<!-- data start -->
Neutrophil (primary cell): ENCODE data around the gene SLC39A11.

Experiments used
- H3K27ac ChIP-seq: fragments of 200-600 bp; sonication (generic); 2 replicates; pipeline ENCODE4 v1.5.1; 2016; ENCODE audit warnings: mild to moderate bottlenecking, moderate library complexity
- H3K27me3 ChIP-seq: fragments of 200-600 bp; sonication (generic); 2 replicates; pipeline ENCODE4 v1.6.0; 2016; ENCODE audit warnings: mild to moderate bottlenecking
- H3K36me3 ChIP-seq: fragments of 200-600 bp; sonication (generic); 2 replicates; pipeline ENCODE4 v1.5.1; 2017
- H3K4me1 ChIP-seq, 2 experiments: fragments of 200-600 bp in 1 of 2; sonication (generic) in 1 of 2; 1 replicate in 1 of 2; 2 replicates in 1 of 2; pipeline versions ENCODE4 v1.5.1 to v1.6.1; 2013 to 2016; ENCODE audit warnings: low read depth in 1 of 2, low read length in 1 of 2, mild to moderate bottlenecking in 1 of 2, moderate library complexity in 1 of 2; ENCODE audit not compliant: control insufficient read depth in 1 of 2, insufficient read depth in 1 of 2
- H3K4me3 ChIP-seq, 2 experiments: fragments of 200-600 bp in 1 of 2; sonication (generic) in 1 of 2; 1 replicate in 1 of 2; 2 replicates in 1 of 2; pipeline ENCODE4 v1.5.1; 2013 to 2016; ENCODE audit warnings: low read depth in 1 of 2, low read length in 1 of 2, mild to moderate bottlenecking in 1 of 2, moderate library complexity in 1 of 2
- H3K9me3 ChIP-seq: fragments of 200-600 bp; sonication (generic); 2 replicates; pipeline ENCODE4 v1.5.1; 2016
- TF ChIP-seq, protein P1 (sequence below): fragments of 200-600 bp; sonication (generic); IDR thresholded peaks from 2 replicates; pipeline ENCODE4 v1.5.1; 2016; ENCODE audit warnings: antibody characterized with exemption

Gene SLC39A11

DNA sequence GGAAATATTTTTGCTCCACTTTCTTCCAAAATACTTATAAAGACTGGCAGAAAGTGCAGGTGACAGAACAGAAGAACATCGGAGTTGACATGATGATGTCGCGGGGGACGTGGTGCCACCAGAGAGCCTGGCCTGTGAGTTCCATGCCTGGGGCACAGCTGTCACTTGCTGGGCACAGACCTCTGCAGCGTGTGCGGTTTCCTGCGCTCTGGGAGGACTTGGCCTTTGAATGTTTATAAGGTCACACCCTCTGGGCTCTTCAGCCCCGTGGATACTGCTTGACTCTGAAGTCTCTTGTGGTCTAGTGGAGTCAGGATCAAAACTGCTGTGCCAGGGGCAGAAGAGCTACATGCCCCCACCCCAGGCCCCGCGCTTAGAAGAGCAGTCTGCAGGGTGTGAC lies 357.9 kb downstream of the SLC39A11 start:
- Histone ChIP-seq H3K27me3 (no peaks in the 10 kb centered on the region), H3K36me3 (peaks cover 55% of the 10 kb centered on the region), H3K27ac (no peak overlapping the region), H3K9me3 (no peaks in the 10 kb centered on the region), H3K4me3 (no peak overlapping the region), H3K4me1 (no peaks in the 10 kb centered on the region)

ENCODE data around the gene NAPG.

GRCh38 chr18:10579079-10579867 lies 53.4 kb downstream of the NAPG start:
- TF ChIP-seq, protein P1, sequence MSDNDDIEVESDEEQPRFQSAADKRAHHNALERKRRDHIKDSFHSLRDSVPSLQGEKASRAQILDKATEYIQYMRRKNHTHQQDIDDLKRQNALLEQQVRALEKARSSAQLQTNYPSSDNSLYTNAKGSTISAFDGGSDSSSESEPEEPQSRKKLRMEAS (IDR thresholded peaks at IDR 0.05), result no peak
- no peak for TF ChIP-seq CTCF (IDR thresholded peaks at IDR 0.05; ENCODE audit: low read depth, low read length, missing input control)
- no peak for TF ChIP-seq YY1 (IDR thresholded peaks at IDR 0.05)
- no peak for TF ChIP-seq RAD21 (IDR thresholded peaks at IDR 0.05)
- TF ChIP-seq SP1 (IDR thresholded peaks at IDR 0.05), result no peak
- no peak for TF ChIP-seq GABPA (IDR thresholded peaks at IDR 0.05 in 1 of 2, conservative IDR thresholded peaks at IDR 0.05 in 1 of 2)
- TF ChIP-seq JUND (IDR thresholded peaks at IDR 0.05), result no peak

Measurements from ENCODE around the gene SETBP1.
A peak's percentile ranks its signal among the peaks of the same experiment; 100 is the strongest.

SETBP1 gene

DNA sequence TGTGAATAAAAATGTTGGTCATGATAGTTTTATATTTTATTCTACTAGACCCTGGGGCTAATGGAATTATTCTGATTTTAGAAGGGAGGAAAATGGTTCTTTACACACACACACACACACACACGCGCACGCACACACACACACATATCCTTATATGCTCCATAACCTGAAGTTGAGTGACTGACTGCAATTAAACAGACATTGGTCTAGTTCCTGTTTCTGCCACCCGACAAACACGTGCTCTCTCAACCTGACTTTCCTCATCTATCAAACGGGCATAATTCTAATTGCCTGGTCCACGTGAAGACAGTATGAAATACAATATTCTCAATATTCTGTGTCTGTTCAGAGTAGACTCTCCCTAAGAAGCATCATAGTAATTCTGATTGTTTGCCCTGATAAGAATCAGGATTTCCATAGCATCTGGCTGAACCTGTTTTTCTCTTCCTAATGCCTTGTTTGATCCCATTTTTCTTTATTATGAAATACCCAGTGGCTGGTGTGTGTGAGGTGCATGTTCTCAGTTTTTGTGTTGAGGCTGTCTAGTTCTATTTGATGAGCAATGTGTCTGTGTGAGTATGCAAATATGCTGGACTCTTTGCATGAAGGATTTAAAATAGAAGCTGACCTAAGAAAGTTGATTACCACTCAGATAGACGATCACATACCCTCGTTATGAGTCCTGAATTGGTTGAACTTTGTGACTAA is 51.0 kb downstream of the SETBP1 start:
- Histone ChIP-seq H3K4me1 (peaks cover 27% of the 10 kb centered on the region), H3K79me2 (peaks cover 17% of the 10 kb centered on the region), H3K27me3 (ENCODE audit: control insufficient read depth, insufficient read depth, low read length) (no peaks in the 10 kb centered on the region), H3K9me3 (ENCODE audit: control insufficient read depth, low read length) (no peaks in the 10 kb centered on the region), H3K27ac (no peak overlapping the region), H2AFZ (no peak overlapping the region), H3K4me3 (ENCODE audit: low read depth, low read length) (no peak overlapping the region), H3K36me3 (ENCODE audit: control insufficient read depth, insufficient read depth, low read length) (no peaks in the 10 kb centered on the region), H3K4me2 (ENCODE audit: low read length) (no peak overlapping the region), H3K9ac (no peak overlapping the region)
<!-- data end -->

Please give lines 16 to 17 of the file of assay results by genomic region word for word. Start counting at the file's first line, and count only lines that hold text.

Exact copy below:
- no peak for TF ChIP-seq CTCF (IDR thresholded peaks at IDR 0.05; ENCODE audit: low read depth, low read length, missing input control)
- no peak for TF ChIP-seq YY1 (IDR thresholded peaks at IDR 0.05)